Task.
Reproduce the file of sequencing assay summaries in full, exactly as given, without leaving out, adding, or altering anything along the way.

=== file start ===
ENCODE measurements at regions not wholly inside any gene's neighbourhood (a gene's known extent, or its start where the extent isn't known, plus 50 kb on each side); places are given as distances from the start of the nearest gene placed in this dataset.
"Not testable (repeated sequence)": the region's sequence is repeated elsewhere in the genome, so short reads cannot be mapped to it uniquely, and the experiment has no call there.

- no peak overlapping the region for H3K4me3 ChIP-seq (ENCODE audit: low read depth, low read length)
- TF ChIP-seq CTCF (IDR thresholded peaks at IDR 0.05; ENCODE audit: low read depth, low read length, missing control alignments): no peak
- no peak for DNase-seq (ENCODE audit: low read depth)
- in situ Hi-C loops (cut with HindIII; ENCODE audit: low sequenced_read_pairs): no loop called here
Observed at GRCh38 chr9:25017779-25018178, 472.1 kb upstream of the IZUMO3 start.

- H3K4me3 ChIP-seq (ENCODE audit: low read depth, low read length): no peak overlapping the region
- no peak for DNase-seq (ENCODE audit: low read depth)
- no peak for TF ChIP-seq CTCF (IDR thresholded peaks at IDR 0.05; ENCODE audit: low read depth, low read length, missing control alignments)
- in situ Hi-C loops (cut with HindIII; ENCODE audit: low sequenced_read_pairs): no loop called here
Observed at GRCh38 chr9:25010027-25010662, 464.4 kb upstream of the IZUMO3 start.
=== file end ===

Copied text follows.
ENCODE measurements at regions not wholly inside any gene's neighbourhood (a gene's known extent, or its start where the extent isn't known, plus 50 kb on each side); places are given as distances from the start of the nearest gene placed in this dataset.
"Not testable (repeated sequence)": the region's sequence is repeated elsewhere in the genome, so short reads cannot be mapped to it uniquely, and the experiment has no call there.

- no peak overlapping the region for H3K4me3 ChIP-seq (ENCODE audit: low read depth, low read length)
- TF ChIP-seq CTCF (IDR thresholded peaks at IDR 0.05; ENCODE audit: low read depth, low read length, missing control alignments): no peak
- no peak for DNase-seq (ENCODE audit: low read depth)
- in situ Hi-C loops (cut with HindIII; ENCODE audit: low sequenced_read_pairs): no loop called here
Observed at GRCh38 chr9:25017779-25018178, 472.1 kb upstream of the IZUMO3 start.

- H3K4me3 ChIP-seq (ENCODE audit: low read depth, low read length): no peak overlapping the region
- no peak for DNase-seq (ENCODE audit: low read depth)
- no peak for TF ChIP-seq CTCF (IDR thresholded peaks at IDR 0.05; ENCODE audit: low read depth, low read length, missing control alignments)
- in situ Hi-C loops (cut with HindIII; ENCODE audit: low sequenced_read_pairs): no loop called here
Observed at GRCh38 chr9:25010027-25010662, 464.4 kb upstream of the IZUMO3 start.